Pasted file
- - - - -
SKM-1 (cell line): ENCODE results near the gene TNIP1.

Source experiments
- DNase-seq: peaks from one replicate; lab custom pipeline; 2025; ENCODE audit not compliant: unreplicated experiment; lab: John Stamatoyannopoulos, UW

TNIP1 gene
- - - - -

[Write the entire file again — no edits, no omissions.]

SKM-1 (cell line): ENCODE results near the gene TNIP1.

Source experiments
- DNase-seq: peaks from one replicate; lab custom pipeline; 2025; ENCODE audit not compliant: unreplicated experiment; lab: John Stamatoyannopoulos, UW

TNIP1 gene